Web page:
The year is coming to an end and this is the time when astronomers get a treat in the form of the Geminid Meteor Shower that peaks on 13-14th December.
What is Geminid Meteor Shower?
The Geminid Meteor Shower is an annual meteor shower that peaks in the month of December. Annual meteor showers arise when the Earth passes through streams of debris left behind by comets and asteroids. As pebble-sized pieces of debris collide with the Earth, they burn up at an altitude of around 70 to 100 km, appearing as shooting stars. The parent body responsible for creating the Geminid shower is the comet 3200 Phaethon. Thus together with the Quadrantids, Geminids is the only meteor shower that doesn’t originate from an asteroid.
What is so special about Geminids?
Most people relish the Perseid meteor shower that peaks on August 12 every year and that’s because the nights are not cold and a fair number of people are on vacations. In contrast, the Geminids peaks in December, in freezing cold weather. However, Geminids promises a better view due to many reasons.
The Geminids typically encounter Earth at around 22 miles (35 kilometers) per second. That’s about half the speed of a Leonid meteor. And only about 2 to 4 percent of all Geminids leave a persistent train in their wake. That’s probably due to their composition: At 2 grams per cubic centimeter (1.15 oz per cubic inch) on average, Geminid meteoroids (the term for meteors before they hit the atmosphere) are several times denser than the cometary bits of fine dust that make up most meteor showers.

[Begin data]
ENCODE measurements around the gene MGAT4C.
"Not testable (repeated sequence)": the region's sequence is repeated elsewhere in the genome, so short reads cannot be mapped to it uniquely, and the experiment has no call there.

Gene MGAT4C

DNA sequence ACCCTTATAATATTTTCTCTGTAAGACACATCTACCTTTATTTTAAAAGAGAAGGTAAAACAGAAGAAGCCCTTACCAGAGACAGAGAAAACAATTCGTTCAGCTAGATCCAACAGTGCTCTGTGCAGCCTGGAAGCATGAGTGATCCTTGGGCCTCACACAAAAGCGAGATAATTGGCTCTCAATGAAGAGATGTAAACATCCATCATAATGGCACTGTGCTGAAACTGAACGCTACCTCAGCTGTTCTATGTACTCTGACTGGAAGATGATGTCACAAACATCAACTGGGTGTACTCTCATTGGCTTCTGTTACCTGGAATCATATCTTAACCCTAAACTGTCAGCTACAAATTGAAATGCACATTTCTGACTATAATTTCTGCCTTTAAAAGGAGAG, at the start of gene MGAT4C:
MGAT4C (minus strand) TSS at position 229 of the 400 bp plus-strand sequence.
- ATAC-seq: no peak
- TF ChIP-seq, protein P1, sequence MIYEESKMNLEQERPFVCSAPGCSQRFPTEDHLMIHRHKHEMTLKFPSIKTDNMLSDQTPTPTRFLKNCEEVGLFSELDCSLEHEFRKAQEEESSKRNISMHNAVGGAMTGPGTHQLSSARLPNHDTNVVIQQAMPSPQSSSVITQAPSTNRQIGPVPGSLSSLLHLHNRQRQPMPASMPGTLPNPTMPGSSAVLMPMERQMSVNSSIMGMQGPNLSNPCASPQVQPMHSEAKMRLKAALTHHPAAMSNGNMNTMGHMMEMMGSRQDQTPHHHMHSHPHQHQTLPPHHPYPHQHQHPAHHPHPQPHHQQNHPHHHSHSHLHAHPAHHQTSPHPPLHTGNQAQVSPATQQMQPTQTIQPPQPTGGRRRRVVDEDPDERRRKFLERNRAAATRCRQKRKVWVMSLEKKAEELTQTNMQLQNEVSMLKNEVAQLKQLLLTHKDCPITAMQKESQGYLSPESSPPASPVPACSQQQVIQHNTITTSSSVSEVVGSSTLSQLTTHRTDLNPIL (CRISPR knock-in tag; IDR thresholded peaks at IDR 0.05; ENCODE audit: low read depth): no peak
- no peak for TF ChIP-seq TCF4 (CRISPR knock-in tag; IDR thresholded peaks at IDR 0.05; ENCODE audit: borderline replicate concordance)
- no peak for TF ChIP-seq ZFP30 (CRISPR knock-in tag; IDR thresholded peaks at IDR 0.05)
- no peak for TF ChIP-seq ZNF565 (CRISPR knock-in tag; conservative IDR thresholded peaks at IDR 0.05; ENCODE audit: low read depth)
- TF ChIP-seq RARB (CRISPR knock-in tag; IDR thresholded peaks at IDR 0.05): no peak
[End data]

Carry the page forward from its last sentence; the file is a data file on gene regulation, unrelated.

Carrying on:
How to watch the shower?
Every meteor shower has an associated radiant with it. The radiant is the point from where all the meteor strikes appear to originate. Meteor paths appear at random locations in the sky, but the apparent paths of two or more meteors from the same shower will converge at the radiant. The radiant is the vanishing point of the meteor paths. The position of the radiant matters a lot when it comes to watching the shower.
The radiant of the Geminids is near the star castor in the constellation of Gemini (hence the name Geminid meteor shower). The peak activity will take place on December 14 at 12:00 GMT. This particularly favours the viewers in North America. However, it won’t make much difference and viewers from India, Canada, Europe etc can equally relish the show. In India, Gemini rises at around 8:40 p.m. and by midnight, the radiant (near the star castor) is fairly up in the sky. The position of Gemini is given in the map below. This will be the exact location of Gemini at 10:30 p.m. from New Delhi on December 14.
The best time for Geminid viewing will come at 2 a.m., when the constellation Gemini will stand almost directly overhead. (Note that the times in this paragraph refer to your local time zone, wherever you’re watching from.)
The Geminids perform superbly in most years. However, as was the case for last month’s Leonids, the moon will pose a small hindrance. It will reach first-quarter phase on Dec. 15, the day after the Geminid peak. On the evening of Thursday, Dec. 13, the moon will shine brightly in the dim constellation of Aquarius, the water carrier. That means that moonlight could wash out some of the fainter Geminids. However, the moon will set by around 10:30 p.m. local time on Thursday, leaving the sky dark and moonless for the balance of the night and making for perfect viewing conditions. In a perfectly dark sky, 120 meteor strikes per hour are expected at the peak time.
A few tips: Look up for as wide a view of the sky as possible. Perhaps listen to some music as you watch. Lastly, give your eyes time to dark-adapt before you look — and good luck!